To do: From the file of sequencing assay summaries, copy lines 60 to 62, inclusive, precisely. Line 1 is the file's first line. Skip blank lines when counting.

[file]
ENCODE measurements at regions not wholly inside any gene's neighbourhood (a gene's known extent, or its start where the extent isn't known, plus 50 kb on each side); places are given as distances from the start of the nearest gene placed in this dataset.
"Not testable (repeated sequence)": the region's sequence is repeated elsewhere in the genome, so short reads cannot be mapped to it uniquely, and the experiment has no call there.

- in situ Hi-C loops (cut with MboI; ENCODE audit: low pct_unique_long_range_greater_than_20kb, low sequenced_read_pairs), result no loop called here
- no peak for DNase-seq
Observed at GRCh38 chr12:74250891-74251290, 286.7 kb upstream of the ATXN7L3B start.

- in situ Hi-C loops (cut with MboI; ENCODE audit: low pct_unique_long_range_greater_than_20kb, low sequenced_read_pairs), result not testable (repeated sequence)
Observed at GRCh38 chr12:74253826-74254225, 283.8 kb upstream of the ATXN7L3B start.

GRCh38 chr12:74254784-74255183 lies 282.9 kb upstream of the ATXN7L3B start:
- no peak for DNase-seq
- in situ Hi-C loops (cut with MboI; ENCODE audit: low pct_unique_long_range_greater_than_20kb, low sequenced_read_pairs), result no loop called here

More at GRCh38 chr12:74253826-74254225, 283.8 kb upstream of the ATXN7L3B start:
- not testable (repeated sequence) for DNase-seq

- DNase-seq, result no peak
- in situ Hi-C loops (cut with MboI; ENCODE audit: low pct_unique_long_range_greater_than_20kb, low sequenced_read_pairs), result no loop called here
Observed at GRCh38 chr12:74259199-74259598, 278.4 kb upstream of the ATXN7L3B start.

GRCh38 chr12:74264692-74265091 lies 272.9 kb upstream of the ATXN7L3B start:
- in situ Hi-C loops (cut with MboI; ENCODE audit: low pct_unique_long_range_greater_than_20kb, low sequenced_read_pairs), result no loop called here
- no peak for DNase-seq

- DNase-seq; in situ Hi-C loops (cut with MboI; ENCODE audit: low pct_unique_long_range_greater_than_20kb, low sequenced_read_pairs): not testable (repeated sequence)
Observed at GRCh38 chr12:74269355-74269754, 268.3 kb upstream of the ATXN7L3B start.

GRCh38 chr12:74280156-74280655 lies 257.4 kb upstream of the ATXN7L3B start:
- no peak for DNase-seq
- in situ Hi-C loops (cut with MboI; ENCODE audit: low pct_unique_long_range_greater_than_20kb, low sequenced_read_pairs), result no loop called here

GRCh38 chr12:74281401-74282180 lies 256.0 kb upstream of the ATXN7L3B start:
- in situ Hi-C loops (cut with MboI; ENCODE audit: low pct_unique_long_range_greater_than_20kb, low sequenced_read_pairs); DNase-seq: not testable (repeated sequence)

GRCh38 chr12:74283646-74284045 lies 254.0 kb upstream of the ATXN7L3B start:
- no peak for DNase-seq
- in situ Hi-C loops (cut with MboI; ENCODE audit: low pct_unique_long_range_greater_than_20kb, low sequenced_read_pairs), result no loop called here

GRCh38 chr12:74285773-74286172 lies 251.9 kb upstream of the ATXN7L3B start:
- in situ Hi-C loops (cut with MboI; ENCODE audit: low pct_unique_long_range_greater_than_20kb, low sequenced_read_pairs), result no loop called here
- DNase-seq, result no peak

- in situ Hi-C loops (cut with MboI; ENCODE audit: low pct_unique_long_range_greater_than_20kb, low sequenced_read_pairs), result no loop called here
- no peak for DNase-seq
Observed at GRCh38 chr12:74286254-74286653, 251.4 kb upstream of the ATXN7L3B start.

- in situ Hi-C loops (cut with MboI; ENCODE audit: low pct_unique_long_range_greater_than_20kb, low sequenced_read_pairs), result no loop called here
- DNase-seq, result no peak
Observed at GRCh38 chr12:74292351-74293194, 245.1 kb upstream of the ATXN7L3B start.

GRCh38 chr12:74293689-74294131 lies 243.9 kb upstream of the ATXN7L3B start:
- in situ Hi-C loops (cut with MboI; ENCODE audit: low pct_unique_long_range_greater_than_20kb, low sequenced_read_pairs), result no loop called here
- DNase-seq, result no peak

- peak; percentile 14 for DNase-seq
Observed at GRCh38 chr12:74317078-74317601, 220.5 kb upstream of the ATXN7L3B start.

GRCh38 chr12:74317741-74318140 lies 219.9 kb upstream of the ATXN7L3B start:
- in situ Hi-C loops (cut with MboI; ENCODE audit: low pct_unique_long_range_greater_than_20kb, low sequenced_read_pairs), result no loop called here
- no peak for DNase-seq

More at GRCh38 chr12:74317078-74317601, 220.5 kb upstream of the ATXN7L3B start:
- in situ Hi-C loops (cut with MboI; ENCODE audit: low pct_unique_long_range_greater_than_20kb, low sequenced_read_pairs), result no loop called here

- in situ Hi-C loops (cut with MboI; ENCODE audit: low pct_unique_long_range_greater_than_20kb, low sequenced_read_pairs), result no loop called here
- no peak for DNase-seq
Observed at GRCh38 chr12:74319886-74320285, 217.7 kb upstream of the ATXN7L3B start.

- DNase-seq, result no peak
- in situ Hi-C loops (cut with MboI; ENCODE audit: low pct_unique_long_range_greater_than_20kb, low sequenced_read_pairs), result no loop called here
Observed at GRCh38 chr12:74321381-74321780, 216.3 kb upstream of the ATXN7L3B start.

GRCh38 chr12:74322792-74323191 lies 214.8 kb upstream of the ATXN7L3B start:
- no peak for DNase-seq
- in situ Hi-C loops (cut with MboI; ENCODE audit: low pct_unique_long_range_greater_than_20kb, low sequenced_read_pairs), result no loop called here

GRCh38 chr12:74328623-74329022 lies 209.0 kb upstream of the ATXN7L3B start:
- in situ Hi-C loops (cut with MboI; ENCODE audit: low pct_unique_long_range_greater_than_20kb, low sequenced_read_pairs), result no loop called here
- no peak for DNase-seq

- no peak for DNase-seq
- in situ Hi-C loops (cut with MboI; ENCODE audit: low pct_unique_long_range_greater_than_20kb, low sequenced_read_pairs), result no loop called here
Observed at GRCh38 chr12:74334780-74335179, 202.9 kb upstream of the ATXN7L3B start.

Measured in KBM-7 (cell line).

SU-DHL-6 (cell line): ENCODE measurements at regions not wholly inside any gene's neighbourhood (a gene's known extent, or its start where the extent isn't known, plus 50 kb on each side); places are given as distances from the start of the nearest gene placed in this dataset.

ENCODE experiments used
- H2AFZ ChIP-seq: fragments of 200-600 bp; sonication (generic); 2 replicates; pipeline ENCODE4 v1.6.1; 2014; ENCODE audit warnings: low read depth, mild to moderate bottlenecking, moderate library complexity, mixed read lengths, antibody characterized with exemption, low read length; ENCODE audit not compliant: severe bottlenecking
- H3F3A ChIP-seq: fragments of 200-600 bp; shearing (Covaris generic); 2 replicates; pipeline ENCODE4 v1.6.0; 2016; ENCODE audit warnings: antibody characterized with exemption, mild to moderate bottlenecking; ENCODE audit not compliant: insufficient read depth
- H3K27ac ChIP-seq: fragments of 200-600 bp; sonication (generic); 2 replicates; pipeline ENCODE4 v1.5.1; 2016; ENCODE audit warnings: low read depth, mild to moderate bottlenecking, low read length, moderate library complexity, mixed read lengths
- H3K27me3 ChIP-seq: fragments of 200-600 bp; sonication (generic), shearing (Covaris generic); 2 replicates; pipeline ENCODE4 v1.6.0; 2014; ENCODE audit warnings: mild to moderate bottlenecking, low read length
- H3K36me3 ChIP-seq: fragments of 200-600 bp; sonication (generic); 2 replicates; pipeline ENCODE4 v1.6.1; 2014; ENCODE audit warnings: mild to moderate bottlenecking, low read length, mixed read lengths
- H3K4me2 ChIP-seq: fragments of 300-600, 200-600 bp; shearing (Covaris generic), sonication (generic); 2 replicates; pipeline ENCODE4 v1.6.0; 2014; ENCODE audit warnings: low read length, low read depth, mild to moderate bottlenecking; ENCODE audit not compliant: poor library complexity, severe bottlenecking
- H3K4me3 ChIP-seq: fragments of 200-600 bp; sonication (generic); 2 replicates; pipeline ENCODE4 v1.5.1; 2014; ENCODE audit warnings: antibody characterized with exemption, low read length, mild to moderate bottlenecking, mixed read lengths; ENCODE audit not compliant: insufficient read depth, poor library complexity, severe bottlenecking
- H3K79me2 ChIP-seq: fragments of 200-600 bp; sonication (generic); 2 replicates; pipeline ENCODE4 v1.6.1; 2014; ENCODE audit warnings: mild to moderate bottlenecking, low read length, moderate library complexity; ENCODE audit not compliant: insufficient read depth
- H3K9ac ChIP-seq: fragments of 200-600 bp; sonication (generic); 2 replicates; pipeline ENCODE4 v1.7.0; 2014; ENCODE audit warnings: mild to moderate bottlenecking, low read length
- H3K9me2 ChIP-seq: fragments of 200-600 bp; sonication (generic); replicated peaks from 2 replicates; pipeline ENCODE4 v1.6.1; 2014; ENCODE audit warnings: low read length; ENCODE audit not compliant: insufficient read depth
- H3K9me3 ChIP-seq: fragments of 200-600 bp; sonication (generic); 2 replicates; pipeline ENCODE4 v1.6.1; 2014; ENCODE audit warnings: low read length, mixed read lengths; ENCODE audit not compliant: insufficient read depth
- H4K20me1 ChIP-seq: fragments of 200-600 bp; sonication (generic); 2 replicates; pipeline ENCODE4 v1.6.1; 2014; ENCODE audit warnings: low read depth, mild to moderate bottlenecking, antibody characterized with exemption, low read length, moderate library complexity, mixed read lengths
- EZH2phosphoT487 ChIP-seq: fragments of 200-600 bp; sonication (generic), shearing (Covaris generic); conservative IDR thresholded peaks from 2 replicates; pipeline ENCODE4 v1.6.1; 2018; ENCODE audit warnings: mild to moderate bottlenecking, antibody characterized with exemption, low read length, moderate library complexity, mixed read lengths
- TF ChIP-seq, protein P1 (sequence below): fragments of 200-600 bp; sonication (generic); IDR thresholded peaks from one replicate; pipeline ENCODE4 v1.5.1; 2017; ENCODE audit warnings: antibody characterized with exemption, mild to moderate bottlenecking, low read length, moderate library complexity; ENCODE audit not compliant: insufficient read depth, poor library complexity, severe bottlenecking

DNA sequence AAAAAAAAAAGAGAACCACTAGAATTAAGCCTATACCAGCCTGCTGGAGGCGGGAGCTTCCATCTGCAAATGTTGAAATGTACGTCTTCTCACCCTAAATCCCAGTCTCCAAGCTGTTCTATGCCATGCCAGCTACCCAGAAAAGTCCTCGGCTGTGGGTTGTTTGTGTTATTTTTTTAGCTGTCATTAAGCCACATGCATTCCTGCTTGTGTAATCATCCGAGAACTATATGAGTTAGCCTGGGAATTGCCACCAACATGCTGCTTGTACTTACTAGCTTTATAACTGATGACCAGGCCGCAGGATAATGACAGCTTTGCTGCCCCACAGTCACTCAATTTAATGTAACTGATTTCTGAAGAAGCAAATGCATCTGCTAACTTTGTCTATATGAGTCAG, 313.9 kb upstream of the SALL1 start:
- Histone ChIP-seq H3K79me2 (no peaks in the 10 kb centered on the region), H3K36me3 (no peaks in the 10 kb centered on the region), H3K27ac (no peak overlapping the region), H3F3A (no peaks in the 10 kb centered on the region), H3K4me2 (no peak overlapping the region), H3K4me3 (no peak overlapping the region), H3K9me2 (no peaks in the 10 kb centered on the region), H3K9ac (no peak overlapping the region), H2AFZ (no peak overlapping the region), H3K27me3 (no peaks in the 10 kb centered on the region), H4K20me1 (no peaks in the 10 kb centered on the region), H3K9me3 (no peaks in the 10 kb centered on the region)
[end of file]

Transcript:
- no peak for DNase-seq
- in situ Hi-C loops (cut with MboI; ENCODE audit: low pct_unique_long_range_greater_than_20kb, low sequenced_read_pairs), result no loop called here
Observed at GRCh38 chr12:74334780-74335179, 202.9 kb upstream of the ATXN7L3B start.